Working in your attic may not be a chore you perform frequently but it is one that must be done on occasion. Whether you use yours as a storage space or are performing an energy assessment in your home, safely accessing your attic should be a top priority. Below are some tips you can practice the next time you need to go up into the attic to ensure a safe working experience. Before you begin working make sure you have dressed appropriately. Wear a long sleeve shirt tucked into pants and gloves to avoid materials sticking to your skin which can cause irritation. You will also want to wear a dust mask and protective eyewear to avoid inhaling airborne fibers or other harmful debris that could be airborne in your attic. Attics can house mold and mildew among other hazardous materials that can bring you harm and/or make you sick when not properly protected against them. If your attic requires a fold-down ladder to access it check that the ladder is safe to support your weight. Look for any missing or loose screws that are intended to hold the ladder together and tighten/replace them before using it to get into your attic. You will be climbing up and down it as you work so you want to make sure that it will be safe to use. Adding a railing around the opening of your attic access will also add extra safety measures against falling. If your attic is unfinished and/or has potentially unsupportive flooring consider installing a safer floor by laying plywood down. Add walk boards or temporary platforms to an unfinished attic that doesn’t require permanent flooring. Always be cautious of where you step to avoid stepping on wires, ductwork or areas lacking trusses and joists. This precaution will save you from accidentally breaking through the ceiling which will put you at risk of serious harm and some major repairs. You will also want to be aware of any roofing nails poking down or old faulty wiring that requires repair. Be sure to check for signs of any animals that may have decided to move in over the winter months. If you do discover unwelcome tenants take the proper course of action by hiring a professional to rid your attic of them safely for both you and them. Some animals, like bats, may be protected by federal law so you will want to rid your house of them responsibly. When you are finished working in the attic for the day be sure to change and wash your clothes to avoid spreading hazardous debris over the rest of your house. Before you begin working spread an old sheet under the hatch and vacuum the surrounding area afterward for easy clean up. Attic safety practices are crucial to avoid harming yourself and preventing damage to your home. With some simple preparations and an active awareness, you can get chores done in your attic effectively and safely!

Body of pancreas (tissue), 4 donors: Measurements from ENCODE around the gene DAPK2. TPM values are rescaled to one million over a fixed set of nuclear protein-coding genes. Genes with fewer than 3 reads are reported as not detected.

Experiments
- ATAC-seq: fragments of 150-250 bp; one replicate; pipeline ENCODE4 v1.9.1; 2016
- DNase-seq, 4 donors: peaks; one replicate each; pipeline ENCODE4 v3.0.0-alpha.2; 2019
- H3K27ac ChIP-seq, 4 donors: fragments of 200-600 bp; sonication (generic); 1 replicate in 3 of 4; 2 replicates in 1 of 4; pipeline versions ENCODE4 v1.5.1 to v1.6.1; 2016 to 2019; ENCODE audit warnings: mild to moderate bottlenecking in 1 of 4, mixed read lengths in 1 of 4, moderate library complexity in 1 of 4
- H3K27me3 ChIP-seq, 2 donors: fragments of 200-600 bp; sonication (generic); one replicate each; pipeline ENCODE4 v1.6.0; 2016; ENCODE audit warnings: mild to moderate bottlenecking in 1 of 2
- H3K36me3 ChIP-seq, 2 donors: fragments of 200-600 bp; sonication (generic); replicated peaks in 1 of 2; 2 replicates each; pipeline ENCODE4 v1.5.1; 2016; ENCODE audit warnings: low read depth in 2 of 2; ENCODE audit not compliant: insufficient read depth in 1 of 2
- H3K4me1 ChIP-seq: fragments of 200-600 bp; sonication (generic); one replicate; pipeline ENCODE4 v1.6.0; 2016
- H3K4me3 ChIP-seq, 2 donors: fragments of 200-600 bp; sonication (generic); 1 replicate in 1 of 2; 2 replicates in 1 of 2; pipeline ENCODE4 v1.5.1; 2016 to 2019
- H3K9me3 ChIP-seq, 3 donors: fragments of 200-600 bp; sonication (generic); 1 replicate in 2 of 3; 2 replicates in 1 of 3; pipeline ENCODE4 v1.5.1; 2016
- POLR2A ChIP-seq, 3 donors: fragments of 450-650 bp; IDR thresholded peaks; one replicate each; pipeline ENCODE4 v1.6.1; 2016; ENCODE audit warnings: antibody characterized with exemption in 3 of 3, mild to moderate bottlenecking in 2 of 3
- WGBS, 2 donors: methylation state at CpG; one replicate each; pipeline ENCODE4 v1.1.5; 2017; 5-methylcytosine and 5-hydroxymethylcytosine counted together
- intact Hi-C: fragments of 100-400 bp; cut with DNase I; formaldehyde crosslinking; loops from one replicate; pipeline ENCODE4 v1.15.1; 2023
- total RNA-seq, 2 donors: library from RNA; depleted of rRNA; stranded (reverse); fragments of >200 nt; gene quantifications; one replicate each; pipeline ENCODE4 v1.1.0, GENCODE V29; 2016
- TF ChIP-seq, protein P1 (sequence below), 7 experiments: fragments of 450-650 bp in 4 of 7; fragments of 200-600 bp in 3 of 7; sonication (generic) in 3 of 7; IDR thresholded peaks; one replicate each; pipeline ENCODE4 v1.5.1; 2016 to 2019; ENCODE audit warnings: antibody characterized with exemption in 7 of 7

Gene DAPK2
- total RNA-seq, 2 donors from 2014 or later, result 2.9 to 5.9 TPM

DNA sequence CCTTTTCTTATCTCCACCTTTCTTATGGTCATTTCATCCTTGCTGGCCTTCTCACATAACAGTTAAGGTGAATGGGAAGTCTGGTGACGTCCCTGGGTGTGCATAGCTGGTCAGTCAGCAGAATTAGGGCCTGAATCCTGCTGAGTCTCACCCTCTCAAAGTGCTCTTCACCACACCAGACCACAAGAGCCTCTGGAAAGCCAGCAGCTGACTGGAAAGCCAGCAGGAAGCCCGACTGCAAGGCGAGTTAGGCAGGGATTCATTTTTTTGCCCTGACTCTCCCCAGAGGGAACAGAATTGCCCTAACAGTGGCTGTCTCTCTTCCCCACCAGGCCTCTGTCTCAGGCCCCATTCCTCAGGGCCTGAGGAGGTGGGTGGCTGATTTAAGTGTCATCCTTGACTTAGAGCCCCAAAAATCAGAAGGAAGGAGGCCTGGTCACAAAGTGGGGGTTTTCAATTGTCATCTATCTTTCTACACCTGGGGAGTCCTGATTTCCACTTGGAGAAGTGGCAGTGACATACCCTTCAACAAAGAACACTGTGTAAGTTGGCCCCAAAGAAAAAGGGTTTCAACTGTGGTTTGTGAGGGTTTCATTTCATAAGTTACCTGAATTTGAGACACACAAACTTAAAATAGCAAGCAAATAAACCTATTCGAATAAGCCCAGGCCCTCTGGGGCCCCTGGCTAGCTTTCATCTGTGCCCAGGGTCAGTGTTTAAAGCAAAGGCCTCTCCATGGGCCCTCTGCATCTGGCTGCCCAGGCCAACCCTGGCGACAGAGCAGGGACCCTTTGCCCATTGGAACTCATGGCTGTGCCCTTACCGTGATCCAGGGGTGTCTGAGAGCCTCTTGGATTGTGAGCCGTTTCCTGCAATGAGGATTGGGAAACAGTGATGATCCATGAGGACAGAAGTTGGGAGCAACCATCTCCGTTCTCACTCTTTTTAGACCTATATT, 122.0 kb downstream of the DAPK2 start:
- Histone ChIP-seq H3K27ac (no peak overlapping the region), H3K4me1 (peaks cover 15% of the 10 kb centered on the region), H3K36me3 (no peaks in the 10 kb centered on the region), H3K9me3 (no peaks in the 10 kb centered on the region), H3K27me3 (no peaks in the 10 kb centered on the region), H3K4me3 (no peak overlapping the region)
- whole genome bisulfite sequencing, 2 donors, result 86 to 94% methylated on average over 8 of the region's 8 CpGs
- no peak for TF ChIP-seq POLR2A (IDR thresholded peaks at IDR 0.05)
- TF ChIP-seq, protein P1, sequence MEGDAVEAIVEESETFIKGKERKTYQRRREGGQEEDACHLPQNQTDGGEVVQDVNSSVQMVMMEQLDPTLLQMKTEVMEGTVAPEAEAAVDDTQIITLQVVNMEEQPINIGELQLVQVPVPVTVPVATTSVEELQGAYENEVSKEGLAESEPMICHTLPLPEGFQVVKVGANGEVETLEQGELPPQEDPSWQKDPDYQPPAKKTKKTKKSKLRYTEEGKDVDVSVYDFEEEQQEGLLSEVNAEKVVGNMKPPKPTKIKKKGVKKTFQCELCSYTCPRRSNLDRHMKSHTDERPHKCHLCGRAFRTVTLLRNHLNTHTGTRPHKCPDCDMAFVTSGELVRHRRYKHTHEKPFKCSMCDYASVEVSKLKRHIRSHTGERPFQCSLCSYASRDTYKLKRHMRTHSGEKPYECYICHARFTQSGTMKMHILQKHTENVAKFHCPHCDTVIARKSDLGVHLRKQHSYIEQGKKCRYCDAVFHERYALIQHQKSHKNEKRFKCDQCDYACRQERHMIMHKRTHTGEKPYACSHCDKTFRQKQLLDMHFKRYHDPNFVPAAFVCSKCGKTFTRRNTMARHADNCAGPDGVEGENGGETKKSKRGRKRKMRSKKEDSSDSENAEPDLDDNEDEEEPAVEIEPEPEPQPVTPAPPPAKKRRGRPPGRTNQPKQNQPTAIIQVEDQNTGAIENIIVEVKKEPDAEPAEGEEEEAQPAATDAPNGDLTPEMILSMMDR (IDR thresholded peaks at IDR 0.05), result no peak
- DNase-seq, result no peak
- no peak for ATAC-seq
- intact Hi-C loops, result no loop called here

Tags: home safety   safety   attic  
Categories: Uncategorized  


Posted by Collins & Demac Real Estate on 12/17/2015